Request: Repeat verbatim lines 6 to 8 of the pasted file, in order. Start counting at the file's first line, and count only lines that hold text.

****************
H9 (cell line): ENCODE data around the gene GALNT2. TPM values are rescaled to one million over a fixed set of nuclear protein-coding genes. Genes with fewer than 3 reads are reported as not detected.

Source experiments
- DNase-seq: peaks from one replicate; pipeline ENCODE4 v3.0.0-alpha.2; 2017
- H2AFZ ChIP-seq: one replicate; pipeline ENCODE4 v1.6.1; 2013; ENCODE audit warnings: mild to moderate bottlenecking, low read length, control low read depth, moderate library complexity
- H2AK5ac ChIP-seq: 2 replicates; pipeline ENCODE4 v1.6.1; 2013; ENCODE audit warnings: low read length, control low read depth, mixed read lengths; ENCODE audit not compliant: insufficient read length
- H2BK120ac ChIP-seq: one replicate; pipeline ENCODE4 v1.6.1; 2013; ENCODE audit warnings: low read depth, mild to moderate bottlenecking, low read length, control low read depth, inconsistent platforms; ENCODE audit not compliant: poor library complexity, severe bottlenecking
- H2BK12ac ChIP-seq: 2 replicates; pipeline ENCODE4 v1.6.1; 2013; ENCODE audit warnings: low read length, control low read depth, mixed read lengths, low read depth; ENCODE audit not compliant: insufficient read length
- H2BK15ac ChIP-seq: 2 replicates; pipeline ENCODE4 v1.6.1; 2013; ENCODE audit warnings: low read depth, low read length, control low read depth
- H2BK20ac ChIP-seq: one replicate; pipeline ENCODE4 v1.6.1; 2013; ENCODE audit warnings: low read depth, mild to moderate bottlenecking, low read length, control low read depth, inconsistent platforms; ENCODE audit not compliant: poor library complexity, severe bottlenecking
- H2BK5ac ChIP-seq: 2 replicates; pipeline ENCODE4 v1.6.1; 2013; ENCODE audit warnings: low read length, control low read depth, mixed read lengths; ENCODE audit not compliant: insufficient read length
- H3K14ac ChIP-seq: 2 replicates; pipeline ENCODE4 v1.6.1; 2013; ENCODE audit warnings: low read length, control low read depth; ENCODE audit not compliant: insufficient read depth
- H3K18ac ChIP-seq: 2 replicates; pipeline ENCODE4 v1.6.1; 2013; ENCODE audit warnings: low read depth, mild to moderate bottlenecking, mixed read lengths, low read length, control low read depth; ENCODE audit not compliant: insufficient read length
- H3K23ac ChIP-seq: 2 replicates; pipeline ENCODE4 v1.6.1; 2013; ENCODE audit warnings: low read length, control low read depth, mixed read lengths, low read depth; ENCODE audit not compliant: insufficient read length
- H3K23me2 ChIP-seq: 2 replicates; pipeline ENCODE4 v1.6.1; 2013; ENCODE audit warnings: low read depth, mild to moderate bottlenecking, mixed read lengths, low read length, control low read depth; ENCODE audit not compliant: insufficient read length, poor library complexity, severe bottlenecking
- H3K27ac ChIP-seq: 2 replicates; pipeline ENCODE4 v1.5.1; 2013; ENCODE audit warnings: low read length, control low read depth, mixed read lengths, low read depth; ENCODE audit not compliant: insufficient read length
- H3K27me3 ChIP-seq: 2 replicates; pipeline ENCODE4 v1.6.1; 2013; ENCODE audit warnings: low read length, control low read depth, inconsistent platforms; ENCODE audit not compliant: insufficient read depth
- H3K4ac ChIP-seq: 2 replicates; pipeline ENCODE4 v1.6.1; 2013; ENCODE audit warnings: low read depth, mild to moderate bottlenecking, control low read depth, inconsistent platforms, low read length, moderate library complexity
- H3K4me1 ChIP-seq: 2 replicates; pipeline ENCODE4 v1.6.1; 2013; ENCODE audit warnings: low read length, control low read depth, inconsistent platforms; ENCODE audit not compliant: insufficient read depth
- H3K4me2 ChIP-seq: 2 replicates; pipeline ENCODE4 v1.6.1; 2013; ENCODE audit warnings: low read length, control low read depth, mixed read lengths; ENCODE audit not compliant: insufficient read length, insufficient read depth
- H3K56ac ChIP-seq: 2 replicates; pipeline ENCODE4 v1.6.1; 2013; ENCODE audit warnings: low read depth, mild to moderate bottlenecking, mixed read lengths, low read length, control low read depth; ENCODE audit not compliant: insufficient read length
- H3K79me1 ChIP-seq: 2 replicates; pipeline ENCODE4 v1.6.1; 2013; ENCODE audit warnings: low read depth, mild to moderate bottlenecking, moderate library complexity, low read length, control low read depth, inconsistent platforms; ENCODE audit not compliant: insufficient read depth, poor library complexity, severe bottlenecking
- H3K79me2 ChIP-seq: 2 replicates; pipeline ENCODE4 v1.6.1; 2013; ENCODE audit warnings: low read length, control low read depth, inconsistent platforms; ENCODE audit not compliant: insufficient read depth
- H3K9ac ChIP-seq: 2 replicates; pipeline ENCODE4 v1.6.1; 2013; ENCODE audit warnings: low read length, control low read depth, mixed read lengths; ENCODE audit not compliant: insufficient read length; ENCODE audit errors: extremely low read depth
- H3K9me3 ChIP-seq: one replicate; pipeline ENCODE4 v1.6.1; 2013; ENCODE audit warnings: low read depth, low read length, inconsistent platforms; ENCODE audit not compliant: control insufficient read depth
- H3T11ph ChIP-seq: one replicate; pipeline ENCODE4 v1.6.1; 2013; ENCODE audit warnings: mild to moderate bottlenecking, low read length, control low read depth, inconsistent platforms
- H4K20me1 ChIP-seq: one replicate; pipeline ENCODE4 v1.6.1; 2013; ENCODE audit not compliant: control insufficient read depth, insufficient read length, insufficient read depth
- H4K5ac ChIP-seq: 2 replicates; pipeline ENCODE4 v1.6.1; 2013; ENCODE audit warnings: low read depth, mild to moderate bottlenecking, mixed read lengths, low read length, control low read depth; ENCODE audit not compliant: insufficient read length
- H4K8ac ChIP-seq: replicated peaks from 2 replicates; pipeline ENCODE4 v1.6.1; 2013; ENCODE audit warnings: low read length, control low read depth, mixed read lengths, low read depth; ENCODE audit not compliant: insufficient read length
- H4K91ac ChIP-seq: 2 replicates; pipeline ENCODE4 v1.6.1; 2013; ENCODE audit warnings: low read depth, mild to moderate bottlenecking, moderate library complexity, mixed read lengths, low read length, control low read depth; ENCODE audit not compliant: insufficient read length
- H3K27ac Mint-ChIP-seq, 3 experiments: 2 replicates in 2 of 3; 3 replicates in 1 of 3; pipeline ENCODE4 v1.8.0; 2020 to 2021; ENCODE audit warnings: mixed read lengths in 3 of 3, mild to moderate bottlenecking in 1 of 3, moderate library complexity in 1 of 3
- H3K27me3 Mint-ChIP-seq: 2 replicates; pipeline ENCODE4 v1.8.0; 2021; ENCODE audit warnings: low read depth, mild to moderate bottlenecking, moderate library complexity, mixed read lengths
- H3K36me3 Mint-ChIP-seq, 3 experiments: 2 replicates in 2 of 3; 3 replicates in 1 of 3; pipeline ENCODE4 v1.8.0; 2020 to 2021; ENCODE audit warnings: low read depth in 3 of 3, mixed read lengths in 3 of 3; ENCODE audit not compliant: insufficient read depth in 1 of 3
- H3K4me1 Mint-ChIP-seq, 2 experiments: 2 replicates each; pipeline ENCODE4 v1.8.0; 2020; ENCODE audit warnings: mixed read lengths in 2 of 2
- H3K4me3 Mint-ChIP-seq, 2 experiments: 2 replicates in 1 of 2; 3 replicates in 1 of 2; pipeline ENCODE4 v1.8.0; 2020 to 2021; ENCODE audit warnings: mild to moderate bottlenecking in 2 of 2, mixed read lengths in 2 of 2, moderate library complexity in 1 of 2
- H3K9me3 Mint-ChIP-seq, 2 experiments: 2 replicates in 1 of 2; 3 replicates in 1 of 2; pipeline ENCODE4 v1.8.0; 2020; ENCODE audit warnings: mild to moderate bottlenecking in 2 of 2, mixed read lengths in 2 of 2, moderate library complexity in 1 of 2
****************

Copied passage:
- H2BK120ac ChIP-seq: one replicate; pipeline ENCODE4 v1.6.1; 2013; ENCODE audit warnings: low read depth, mild to moderate bottlenecking, low read length, control low read depth, inconsistent platforms; ENCODE audit not compliant: poor library complexity, severe bottlenecking
- H2BK12ac ChIP-seq: 2 replicates; pipeline ENCODE4 v1.6.1; 2013; ENCODE audit warnings: low read length, control low read depth, mixed read lengths, low read depth; ENCODE audit not compliant: insufficient read length
- H2BK15ac ChIP-seq: 2 replicates; pipeline ENCODE4 v1.6.1; 2013; ENCODE audit warnings: low read depth, low read length, control low read depth